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Assessing Educational Performance: A Strategic Approach

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2004 Annual Conference


Salt Lake City, Utah

Publication Date

June 20, 2004

Start Date

June 20, 2004

End Date

June 23, 2004



Conference Session

Emerging Trends in Engineering Education

Page Count


Page Numbers

9.220.1 - 9.220.14



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Paper Authors

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Ronald Bennett

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Debra Ricci

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Arnold Weimerskirch

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NOTE: The first page of text has been automatically extracted and included below in lieu of an abstract


Assessing Educational Performance A Strategic Approach

Ronald J. Bennett PhD, Debra Ricci PhD, and Arnold Weimerskirch

School of Engineering, University of St. Thomas, St. Paul, Minnesota


The 21st century promises to be an extraordinarily challenging era. The demands of a new technology revolution, globalization, pressing social concerns and a renaissance in business ethics all call for a new kind of engineer. The 21st century engineer must possess not only technical skills but also interdisciplinary skills and a firm foundation for making ethical decisions. Engineering schools have a responsibility to develop our students’ leadership skills in order that they may improve the quality of life through science and engineering.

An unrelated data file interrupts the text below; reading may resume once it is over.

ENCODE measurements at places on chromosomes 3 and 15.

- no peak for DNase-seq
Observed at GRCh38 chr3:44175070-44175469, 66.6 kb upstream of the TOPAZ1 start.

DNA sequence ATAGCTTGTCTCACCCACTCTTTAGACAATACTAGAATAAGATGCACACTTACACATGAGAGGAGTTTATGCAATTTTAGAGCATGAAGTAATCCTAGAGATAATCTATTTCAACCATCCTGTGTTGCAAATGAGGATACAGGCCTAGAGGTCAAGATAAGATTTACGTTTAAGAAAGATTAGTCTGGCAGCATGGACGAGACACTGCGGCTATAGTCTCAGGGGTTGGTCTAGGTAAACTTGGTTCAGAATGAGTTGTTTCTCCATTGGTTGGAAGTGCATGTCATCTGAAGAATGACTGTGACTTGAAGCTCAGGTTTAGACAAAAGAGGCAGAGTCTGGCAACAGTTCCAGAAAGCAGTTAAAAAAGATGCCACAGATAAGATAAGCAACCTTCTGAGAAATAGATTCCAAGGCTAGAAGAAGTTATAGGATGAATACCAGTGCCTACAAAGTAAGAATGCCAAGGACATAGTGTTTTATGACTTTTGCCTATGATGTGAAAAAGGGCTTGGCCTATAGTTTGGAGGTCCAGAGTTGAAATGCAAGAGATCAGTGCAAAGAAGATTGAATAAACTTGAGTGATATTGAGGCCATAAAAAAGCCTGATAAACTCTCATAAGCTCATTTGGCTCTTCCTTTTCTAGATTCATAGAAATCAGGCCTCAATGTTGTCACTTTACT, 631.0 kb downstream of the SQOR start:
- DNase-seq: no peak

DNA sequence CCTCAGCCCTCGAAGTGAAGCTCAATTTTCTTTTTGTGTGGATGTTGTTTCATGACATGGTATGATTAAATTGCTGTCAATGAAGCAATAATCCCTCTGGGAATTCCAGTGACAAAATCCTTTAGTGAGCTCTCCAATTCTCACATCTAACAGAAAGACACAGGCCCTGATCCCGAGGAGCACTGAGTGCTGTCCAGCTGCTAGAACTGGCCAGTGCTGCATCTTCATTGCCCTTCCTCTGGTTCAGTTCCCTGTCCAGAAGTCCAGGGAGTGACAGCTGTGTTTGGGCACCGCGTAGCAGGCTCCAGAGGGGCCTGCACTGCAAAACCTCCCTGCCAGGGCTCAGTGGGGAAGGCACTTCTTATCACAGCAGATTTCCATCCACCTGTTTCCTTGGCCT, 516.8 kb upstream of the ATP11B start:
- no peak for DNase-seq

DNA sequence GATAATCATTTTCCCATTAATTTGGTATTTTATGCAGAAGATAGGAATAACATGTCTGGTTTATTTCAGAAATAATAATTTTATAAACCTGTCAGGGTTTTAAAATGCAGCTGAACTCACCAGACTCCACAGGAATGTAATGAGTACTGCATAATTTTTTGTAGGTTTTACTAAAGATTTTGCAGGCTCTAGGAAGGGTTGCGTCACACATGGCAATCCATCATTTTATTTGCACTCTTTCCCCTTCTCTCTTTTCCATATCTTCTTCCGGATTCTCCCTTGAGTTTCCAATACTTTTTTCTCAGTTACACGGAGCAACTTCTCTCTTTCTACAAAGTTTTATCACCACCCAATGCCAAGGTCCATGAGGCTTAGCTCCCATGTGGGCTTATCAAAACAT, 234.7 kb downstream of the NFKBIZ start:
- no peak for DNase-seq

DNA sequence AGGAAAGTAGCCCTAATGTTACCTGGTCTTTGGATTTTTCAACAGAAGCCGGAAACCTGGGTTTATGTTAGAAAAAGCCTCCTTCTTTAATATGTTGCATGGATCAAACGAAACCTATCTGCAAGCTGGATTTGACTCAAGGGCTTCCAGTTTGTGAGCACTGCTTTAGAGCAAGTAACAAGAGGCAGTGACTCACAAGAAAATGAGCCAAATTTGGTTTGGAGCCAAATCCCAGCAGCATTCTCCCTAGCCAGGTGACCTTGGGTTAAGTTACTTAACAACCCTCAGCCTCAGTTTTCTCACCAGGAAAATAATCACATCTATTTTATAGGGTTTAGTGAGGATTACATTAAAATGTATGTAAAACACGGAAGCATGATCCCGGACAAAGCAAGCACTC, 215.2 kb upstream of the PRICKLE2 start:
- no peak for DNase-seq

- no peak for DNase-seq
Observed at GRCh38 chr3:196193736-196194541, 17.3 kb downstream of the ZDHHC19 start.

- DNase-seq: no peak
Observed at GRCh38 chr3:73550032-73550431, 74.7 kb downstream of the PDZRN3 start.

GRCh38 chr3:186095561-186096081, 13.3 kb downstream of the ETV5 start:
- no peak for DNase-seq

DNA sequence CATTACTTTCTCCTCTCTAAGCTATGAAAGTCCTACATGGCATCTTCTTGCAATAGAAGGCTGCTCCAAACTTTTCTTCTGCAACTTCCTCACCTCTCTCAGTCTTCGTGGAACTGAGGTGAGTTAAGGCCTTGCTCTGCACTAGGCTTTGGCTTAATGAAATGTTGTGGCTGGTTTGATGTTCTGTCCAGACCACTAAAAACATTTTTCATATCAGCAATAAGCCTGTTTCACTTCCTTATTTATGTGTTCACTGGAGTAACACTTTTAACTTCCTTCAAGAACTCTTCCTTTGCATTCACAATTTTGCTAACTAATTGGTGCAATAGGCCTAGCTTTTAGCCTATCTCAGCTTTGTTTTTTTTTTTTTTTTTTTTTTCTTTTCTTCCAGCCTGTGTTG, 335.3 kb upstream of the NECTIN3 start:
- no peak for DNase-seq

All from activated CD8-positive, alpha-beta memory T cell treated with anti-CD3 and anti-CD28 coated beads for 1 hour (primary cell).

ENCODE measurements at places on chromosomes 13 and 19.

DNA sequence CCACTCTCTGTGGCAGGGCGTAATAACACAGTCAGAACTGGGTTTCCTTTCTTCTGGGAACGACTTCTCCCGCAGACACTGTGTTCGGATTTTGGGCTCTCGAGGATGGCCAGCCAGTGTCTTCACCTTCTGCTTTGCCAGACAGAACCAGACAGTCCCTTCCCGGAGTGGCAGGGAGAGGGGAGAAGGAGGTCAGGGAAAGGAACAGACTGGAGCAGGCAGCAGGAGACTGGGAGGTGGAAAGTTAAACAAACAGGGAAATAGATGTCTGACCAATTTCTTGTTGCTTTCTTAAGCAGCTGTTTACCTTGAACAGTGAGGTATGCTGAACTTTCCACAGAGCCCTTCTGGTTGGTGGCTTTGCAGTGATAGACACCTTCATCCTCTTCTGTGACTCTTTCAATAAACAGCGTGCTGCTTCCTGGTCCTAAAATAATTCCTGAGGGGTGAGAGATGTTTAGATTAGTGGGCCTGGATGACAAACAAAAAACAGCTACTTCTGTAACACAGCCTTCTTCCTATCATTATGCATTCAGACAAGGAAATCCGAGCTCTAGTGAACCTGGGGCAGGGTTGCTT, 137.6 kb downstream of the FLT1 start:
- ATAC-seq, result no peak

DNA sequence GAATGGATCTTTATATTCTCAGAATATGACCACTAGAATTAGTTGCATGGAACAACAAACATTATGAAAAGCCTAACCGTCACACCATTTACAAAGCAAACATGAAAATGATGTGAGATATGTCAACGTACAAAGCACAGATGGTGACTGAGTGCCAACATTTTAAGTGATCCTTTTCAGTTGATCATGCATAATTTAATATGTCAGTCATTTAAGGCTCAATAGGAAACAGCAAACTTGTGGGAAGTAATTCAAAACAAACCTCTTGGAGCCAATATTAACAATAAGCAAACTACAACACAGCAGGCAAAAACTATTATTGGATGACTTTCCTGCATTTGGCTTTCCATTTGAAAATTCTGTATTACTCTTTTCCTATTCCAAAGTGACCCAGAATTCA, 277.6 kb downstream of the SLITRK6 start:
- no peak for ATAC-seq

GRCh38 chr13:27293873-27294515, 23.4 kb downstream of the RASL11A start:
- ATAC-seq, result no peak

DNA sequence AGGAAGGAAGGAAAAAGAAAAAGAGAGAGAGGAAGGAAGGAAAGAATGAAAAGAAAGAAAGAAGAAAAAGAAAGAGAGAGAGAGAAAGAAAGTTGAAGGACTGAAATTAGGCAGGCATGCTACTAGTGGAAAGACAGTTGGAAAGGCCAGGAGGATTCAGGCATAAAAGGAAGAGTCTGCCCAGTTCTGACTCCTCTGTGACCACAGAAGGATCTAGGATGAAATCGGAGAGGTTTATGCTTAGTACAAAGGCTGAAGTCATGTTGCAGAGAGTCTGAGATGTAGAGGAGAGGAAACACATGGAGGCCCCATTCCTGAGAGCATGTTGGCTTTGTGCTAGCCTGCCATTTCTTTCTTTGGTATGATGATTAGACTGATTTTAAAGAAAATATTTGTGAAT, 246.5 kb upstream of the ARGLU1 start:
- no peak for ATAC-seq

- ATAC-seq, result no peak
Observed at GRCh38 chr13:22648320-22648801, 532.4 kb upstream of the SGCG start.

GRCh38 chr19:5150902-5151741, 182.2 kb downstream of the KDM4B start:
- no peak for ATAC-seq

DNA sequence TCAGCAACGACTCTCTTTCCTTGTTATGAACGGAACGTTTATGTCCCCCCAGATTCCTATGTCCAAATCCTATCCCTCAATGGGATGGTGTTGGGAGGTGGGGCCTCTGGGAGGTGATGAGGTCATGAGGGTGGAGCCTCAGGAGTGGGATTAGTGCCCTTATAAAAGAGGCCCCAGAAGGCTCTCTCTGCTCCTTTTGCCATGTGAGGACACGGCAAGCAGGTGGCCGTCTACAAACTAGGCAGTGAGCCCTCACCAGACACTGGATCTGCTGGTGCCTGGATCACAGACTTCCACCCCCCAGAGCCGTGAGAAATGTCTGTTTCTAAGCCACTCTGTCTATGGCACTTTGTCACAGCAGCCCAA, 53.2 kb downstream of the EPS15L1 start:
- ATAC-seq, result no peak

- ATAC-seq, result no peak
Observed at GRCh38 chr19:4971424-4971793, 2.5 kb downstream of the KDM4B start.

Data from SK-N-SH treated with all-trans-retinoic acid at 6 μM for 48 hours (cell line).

How will we know if we have properly prepared our students? Students and employers tend to rate graduate programs by their perceived quality, but are our current assessment methods adequate for the future? Is there one good way to evaluate and compare graduate programs? Are universities expanding their use of quantitative metrics for evaluating their programs?

A number of methods are used to evaluate engineering programs. Among them are the Baldrige Education Criteria for Performance Excellence, the ABET Criteria for Accrediting Engineering Programs, and U.S. News and World Report magazine ranking of America’s Best Colleges.

This paper presents the assessment method used by the School of Engineering at the University of St. Thomas in St. Paul, Minnesota. We use the Malcolm Baldrige Education Criteria for Performance Excellence to assess our overall performance. Then we measure our performance against our mission and the program objectives and outcomes. We will discuss our experience with this assessment method and provide some comparisons with other assessment methods.

I. The University of St. Thomas School of Engineering

The University of St. Thomas (UST) for U.S. News and World Report ranking is a doctoral intensive Catholic university serving 5,429 under-graduate students and 5,937 graduate students on campuses in St. Paul, Minneapolis, and Owatonna, Minnesota and in Rome. UST is Minnesota’s largest private educational institution. The University integrates liberal arts education and career preparation, emphasizing values necessary for complete human development and responsible citizenship in contemporary society. UST provides quality

Proceedings of the 2004 American Society for Engineering Education Annual Conference & Exposition Copyright © 2004, American Society for Engineering Education

Bennett, R., & Ricci, D., & Weimerskirch, A. (2004, June), Assessing Educational Performance: A Strategic Approach Paper presented at 2004 Annual Conference, Salt Lake City, Utah. 10.18260/1-2--13917

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